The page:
Andrew Hankin is a copywriter-based Creative Director who has spent 20 years working at Ogilvy Australia, with brands such as Coca-Cola, KFC, Pizza Hut, and more.
1) To kick things off, could you tell us a little about your career background and current role?
I’ve only ever worked for Ogilvy. So, I guess I’m still at my first job. Although after twenty years that feels a little strange to say.
At the time, the best way to start in advertising was going through the mailroom. Which I did. And I’m glad I started that way. It gives you a thorough understanding of every department in the business.
Along the way I’ve had many different titles and clients that I’ve had the pleasure of working with. Now I’m a creative director and spend my days as a creative problem-solver for some of the best brands in the country.
2) What does a day in the life look like for you? Can you take us through a recent workday?
The boring answer is back-to-back meetings. But even though we do spend a lot of time in meetings, the great thing about being in a creative business is that each day can look very different to the last.
One day we might be writing a new television commercial for a product on a supermarket shelf, coming up with new ways to get people to eat more chicken burgers or even trying to raise awareness for an important cause like skin cancer.
And each day you might be thinking of these ideas, producing these ideas or presenting these ideas. Usually all three.
3) Does your current role allow for flexible or remote working? If so, how does that fit into your life and routine?
Even before COVID the job of a copywriter and creative director has always been pretty flexible with where and how you work. In fact, most people like to embrace that.
So, whether that simply means getting out of the office to work in a café or pub – or even in the park at Observatory Hill near our office – we’re given the freedom to work remotely, as long as we check in from time to time.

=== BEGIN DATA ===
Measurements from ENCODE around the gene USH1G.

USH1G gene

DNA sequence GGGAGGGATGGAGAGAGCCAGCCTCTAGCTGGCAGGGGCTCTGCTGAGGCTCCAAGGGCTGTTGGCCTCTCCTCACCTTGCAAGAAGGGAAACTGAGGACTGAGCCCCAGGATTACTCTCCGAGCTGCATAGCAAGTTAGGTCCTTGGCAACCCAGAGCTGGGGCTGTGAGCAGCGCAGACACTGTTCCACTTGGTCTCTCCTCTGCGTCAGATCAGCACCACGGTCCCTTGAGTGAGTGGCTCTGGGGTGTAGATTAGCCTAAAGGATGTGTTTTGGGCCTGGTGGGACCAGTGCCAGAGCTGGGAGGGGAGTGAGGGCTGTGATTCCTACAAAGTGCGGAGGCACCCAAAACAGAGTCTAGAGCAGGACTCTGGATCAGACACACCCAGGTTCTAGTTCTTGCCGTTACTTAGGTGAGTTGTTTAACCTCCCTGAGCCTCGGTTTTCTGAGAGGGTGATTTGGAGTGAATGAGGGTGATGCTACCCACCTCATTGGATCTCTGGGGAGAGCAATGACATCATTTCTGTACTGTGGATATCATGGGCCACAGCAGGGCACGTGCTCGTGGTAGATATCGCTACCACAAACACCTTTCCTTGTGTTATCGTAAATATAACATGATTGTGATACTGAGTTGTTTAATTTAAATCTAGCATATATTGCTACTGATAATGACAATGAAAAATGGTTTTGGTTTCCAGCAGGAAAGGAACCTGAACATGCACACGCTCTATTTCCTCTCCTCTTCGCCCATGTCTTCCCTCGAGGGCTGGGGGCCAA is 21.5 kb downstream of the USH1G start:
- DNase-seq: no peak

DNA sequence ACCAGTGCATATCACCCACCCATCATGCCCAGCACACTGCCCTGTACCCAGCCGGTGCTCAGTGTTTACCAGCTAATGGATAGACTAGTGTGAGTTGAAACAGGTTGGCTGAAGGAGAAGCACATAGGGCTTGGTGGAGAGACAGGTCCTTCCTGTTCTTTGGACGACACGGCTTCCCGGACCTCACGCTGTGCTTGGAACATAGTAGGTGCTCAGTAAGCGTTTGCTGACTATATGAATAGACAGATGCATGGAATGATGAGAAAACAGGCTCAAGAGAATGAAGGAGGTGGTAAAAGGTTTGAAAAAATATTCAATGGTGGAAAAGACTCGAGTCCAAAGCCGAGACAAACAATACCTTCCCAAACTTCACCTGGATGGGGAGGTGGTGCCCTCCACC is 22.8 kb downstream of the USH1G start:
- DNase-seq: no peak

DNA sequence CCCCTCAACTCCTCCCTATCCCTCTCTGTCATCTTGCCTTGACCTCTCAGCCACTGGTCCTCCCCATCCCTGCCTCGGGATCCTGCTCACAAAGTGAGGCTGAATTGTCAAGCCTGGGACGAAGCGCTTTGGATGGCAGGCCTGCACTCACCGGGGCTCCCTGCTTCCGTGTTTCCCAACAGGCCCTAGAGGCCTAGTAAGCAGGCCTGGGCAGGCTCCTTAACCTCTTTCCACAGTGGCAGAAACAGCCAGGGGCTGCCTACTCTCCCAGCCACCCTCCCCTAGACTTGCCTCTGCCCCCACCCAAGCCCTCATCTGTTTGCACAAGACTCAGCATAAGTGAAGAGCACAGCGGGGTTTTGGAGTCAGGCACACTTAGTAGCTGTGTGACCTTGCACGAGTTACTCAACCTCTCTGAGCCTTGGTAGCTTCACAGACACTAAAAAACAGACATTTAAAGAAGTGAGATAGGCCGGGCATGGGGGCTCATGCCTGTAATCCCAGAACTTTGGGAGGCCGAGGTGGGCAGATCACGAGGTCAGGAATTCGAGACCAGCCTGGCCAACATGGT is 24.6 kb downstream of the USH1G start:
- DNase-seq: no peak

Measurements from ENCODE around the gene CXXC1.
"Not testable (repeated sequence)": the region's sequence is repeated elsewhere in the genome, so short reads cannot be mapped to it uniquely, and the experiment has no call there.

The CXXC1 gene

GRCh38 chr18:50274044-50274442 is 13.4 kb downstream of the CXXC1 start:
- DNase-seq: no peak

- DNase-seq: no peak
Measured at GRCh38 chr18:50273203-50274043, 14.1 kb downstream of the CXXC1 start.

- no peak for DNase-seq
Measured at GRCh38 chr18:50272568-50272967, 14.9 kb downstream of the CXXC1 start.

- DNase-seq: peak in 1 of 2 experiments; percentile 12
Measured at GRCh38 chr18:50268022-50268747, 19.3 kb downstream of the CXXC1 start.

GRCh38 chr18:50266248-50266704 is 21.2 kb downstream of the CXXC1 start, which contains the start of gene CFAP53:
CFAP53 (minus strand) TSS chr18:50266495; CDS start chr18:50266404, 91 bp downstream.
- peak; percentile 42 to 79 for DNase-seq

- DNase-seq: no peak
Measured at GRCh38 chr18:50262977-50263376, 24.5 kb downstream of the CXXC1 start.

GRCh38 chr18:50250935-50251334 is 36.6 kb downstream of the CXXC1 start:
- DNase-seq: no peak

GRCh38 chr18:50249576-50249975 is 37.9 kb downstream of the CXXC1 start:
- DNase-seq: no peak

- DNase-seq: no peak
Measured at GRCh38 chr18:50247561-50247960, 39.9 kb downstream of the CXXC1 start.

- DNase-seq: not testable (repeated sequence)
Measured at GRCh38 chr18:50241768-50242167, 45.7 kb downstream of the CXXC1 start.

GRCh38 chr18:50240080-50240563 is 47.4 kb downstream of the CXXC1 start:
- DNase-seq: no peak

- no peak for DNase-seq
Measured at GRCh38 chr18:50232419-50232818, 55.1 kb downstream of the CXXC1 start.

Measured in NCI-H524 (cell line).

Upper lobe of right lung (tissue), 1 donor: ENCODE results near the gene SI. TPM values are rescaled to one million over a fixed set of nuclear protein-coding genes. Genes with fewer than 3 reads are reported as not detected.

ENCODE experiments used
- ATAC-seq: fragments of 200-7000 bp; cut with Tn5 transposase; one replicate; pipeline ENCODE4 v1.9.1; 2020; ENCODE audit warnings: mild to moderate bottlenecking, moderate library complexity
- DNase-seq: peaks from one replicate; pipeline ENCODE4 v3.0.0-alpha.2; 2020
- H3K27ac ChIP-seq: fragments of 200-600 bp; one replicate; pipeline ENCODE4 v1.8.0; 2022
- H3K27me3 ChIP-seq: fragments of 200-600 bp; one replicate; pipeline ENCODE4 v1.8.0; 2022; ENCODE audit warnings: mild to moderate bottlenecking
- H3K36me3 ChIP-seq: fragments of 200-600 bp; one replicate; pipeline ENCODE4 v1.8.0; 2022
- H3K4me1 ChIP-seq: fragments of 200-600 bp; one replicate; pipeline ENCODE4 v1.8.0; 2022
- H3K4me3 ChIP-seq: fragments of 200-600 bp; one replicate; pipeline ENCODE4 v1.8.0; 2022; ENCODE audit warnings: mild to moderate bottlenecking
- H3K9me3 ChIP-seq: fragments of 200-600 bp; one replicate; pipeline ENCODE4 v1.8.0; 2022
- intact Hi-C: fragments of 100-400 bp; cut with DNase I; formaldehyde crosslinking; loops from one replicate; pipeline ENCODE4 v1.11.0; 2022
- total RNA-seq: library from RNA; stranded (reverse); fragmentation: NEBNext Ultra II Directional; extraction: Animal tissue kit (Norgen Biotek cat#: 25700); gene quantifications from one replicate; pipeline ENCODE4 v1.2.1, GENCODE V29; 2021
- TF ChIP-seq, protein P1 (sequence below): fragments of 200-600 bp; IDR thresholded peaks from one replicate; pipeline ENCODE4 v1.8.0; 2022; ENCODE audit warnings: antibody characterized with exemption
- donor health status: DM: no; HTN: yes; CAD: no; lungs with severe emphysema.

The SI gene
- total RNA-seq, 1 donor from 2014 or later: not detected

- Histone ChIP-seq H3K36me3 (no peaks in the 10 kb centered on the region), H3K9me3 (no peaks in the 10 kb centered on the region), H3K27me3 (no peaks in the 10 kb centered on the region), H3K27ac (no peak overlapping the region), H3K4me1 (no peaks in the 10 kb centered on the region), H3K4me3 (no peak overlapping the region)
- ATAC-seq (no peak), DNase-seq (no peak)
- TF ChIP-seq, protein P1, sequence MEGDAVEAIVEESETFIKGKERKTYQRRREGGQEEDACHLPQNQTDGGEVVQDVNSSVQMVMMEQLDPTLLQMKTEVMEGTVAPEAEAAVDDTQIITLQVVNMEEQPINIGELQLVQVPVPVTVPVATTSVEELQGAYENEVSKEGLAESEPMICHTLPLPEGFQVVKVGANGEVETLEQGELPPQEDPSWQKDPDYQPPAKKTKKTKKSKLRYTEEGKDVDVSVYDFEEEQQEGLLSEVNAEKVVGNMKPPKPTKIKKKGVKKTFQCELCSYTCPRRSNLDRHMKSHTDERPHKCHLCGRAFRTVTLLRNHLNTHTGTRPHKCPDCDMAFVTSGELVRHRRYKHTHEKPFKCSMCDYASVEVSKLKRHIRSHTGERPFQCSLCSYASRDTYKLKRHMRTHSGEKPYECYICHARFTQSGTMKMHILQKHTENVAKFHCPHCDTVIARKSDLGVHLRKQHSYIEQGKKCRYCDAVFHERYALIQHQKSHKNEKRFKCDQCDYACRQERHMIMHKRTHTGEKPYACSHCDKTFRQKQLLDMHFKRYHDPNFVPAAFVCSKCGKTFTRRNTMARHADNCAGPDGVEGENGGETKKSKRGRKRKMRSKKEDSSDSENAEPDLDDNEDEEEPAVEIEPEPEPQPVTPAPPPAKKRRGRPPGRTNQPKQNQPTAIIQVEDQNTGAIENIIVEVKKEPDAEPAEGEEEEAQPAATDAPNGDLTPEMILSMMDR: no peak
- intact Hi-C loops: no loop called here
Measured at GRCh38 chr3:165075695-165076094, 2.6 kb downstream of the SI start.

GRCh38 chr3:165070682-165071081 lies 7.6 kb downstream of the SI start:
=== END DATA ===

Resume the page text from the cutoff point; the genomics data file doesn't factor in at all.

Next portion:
Post COVID, the chance to WFH has been great. I start my day much earlier (usually around 7am), write my to-do list for the day, use the morning for some thinking-time, before I get stuck into the day. After work, I always try and go for a run, although these days it’s more of a canter.
4) What does work-life balance mean to you and how do you work to achieve that goal?
Firstly, I’m bad at it. I work too much. I enjoy it. But as you get older you do realise it’s important to take a step back when you can and strive for a bit of balance.
When I was younger, I read a book that said you should try and split your time like this;
- 20% for work
- 20% for friends
- 20% for family
- 20% for your partner
- 20% for yourself
I go back and forwards with whether this is actually good advice, but right now I think it is. If you know you’ve spent too much time at work, you’ll know it’s time to see your friends or take time out for yourself.
And although I’m sure everyone reading this spends way more than 20% of their time at work (probably lots more) I do think having something simple like this as a reminder holds us accountable for how and where we choose to spend our time.
5) In the past 12 months, have you started or stopped any routines or habits to change your life?
I never thought I would write this but I’m really into earthing. Which is just a fancy word for taking your shoes off and walking barefoot outside (usually in grass). This essentially transfers the earth’s electrons from the ground into your body – don’t knock it until you’ve tried it.
6) Do you have any favourite books, podcasts or newsletters that you’d like to recommend?
Right now, I’m reading Tools of Titans by Tim Ferriss. It’s an easy book to pick up and read for 10 minutes at a time.
7) Are there any products, gadgets or apps that you can’t live without?
It’s not a product, a gadget or an app. But it is something I can’t live without: my cat – Charlie.
And even though I started writing this answer as a joke, I do think the connection we have with animals is very important – especially in 2020. In fact, they’re a nice reminder to switch off from the gadgets sometimes and just enjoy life.
8) If you could read an interview about work-life balance by anyone, who would that be?
Lebron James (sorry, had to sneak a basketball reference in somewhere).
9) Do you have any last thoughts on work, life or balance that you’d like to share with our readers?
You never achieve balance. You only strive to. You never cross everything off your to-do list, there are just more to-do lists. Once you realise this, you have a new perspective on what balance actually means and how to approach each day.
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